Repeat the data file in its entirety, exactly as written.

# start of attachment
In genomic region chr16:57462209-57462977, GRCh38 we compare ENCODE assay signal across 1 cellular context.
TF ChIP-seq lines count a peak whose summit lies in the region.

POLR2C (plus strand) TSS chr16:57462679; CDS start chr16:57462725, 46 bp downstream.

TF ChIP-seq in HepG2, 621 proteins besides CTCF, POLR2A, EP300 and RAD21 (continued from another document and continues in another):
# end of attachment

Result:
In genomic region chr16:57462209-57462977, GRCh38 we compare ENCODE assay signal across 1 cellular context.
TF ChIP-seq lines count a peak whose summit lies in the region.

POLR2C (plus strand) TSS chr16:57462679; CDS start chr16:57462725, 46 bp downstream.

TF ChIP-seq in HepG2, 621 proteins besides CTCF, POLR2A, EP300 and RAD21 (continued from another document and continues in another):